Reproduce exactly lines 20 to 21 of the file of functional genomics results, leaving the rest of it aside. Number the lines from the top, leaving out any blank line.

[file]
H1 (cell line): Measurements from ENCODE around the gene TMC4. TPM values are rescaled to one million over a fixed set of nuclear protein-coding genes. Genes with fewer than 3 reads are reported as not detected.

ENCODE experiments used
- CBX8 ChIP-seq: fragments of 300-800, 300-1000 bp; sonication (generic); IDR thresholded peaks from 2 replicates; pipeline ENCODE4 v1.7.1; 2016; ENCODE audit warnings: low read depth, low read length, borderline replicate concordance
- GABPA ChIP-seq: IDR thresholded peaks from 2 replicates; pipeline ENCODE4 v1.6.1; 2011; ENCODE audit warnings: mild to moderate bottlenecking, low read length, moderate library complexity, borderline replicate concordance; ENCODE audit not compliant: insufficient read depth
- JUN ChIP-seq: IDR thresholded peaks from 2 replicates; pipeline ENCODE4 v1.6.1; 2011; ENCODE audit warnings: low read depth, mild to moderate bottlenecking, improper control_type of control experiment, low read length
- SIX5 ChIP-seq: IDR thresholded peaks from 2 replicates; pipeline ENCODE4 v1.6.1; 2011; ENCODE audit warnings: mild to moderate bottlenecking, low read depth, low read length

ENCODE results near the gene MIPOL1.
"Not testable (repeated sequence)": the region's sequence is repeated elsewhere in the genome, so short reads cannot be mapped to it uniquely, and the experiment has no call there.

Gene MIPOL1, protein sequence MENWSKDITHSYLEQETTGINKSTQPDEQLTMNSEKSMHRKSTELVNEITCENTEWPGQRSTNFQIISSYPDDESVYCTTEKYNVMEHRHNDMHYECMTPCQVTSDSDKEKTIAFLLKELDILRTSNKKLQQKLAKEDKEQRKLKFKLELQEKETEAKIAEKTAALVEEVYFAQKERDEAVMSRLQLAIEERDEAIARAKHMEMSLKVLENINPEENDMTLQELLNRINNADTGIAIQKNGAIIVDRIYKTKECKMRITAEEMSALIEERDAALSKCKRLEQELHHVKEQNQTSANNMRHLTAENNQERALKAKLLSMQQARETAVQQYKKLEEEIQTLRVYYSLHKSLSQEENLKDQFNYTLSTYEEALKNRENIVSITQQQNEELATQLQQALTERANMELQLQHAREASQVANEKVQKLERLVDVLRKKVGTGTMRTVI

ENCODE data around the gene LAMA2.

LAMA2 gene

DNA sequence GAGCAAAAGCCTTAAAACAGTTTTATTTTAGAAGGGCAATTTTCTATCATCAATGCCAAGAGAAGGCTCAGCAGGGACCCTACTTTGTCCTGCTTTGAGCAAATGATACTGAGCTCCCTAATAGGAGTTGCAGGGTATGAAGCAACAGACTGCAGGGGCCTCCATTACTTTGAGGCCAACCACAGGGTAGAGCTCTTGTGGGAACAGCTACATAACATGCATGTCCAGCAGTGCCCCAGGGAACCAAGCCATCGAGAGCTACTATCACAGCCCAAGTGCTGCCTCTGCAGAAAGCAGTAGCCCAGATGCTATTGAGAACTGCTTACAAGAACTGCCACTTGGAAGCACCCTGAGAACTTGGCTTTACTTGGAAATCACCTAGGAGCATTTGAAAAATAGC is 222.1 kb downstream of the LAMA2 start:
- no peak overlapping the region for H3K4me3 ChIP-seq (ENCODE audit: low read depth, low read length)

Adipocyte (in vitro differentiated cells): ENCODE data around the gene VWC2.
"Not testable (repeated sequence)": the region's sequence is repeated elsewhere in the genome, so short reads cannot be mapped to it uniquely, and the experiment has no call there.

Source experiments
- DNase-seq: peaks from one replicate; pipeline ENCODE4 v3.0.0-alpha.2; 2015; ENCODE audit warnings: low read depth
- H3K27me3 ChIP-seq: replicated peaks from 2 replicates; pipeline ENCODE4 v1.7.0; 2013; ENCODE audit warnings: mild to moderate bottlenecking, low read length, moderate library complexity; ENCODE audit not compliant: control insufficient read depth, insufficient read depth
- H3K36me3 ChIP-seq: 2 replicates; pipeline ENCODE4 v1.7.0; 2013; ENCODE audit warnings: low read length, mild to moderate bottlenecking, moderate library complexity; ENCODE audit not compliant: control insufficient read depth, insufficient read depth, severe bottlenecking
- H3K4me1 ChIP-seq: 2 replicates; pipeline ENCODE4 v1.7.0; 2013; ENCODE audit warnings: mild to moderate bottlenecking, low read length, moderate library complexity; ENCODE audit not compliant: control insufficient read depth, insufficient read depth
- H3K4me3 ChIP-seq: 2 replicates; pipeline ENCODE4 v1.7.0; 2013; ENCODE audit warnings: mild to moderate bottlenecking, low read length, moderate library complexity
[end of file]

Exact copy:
- H3K4me1 ChIP-seq: 2 replicates; pipeline ENCODE4 v1.7.0; 2013; ENCODE audit warnings: mild to moderate bottlenecking, low read length, moderate library complexity; ENCODE audit not compliant: control insufficient read depth, insufficient read depth
- H3K4me3 ChIP-seq: 2 replicates; pipeline ENCODE4 v1.7.0; 2013; ENCODE audit warnings: mild to moderate bottlenecking, low read length, moderate library complexity